Finding a Competent and Reliable Caregiver
It can be nerve-wracking, hiring a caregiver comes to your home or or provides supplementary care in a facility. How can you tell if they’re competent or trustworthy? Will they “click” with you or your loved one?
Before you begin calling any caregivers, make a list things that the job will cover and any expectations you have from the caregiver your chosen caregiver.
If You Think You Understand Professionals, Then This Might Change Your Mind
Be very, very specific. Consider what’s most important for you. Ask yourself questions such as:
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> When and how frequently will the caregiver be needed?
> Will this probably change soon?
If so, could it be a problem?
> What are the exact tasks you would like the caregiver to perform and how frequently?
> Is there a need for any special type of care, such as for a senior who has Alzheimer’s disease or incontinence?
Researching Your Prospects
Once you have identified the caregiving duties, begin screening candidates through the phone and set individual interviews with all of them. On the phone, explain your needs to them. Inform them of your intention to call their references and perform a background check on them. Ask them to come to the interview with their resume, driver’s license, Social Security card, and references.
Performing Candidate Background Checks
Performing a background check on each potential caregiver is crucial. This process should include include looking at credit reports, DMV records, and criminal records (county, state and/or federal). Remember to secure a written consent from the person involved.)
Interviews are sometimes tricky, but with the help of the following guide questions, you should be able get the information you really want:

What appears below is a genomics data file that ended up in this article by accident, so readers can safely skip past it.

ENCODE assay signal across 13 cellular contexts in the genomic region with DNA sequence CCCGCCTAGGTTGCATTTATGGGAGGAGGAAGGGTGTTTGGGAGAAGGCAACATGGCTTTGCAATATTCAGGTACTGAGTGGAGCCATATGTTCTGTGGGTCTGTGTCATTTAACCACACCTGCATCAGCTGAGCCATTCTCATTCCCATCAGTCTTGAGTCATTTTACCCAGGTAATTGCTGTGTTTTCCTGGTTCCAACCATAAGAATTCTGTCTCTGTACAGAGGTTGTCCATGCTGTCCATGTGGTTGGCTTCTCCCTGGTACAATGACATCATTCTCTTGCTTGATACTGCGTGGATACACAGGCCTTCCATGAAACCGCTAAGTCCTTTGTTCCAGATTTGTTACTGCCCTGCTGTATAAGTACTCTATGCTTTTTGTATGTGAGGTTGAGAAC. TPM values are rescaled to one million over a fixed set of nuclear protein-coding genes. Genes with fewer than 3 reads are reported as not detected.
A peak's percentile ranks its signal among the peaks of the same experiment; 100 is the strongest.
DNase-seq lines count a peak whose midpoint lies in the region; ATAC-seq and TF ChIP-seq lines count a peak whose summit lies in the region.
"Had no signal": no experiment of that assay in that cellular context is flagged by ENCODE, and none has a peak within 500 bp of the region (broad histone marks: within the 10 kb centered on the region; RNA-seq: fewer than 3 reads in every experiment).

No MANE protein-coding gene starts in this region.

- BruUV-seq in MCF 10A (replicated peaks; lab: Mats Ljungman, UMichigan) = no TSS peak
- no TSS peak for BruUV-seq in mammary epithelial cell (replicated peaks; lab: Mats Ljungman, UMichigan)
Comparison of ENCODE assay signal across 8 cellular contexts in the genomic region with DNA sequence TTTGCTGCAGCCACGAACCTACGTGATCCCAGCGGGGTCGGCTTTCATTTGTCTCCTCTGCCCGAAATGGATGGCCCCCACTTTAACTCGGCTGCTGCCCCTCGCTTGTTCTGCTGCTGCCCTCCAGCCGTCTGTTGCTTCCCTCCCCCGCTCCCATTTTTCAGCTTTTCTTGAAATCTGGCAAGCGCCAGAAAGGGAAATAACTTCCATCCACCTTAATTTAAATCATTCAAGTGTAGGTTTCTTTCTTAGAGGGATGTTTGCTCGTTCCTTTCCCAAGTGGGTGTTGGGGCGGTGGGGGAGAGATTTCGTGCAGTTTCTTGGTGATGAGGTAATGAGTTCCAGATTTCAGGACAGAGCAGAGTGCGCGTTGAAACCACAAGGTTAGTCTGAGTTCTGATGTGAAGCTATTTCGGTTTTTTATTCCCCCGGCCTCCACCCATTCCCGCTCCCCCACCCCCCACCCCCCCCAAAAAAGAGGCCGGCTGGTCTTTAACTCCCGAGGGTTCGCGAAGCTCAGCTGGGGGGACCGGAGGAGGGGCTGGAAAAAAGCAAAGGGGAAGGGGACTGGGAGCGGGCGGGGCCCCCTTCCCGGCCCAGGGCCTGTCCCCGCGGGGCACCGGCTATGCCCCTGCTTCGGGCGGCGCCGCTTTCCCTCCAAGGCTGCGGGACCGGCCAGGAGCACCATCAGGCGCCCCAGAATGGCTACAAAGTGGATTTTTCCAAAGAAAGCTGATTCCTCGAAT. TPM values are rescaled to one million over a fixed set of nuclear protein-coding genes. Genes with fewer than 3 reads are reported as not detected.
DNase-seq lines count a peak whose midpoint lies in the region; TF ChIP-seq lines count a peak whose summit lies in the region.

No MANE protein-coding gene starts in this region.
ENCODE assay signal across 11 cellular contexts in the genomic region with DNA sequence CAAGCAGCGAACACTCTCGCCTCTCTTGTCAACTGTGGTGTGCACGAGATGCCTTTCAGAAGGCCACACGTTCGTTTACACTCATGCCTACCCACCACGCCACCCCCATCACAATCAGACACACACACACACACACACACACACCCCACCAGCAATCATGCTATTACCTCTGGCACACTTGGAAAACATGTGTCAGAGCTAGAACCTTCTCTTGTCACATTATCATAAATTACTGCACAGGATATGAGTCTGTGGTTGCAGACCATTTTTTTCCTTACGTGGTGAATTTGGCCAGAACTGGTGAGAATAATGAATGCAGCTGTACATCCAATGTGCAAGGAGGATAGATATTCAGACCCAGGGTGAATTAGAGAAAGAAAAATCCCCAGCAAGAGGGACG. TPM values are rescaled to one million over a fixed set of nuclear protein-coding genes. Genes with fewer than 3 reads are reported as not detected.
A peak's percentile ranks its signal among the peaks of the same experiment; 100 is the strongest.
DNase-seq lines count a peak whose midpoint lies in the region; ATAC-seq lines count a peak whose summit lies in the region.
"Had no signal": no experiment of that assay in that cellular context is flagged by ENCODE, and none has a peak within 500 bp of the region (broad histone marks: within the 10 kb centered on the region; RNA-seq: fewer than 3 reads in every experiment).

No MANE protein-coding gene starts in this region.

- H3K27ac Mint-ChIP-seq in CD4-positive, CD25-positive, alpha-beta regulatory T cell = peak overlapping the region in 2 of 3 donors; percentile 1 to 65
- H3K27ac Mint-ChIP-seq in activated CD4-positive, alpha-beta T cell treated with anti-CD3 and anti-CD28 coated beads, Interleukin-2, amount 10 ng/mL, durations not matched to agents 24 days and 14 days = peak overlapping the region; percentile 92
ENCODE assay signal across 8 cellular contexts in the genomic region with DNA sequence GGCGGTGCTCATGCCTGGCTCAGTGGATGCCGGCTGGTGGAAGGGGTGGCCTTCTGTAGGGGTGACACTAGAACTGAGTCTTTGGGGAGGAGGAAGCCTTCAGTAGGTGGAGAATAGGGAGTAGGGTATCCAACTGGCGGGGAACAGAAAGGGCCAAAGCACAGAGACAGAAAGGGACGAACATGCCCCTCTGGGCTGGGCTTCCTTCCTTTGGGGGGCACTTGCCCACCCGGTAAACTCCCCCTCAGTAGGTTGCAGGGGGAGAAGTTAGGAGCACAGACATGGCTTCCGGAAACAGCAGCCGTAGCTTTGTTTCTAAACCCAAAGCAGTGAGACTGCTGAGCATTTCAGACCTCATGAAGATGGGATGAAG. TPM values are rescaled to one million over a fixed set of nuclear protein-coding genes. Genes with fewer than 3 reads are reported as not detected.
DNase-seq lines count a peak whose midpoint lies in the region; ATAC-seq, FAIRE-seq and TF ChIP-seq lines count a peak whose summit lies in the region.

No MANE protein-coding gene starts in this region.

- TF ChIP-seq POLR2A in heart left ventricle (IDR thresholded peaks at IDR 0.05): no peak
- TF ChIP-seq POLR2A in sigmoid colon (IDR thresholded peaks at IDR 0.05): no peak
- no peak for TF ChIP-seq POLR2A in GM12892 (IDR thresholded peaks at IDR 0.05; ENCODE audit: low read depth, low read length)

> How long have you been working as a caregiver?
> Do you have any kind of specialty?
> Are you okay with the duties on this list (referring to the list you have prepared)?
> What recreational activities do you suggest?
> How will you manage a combative care receiver?
Based on definitions by Medicare, home health care is classified “skilled” or “custodial” care. Classified under skilled care is any type of intensive medical care that is provided or supervised by therapists and/or nurses. On the other hand, custodial care refers to care in terms of daily tasks like bathing, cooking and shopping. When choosing an agency, consider whether your loved one needs skilled or custodial care, and if Medicaid or Medicare will cover it.
Below are important questions you should ask your potential agency:
> What services do you provide?
> Who are the people in your care team and what are their qualifications?
> What will be the costs for their services? Is there a possibility for extra charges to come up?
> Are you certified to receive Medicaid and Medicare reimbursement?
> Are you licensed by the state, bonded and insured?
> Can you give me references?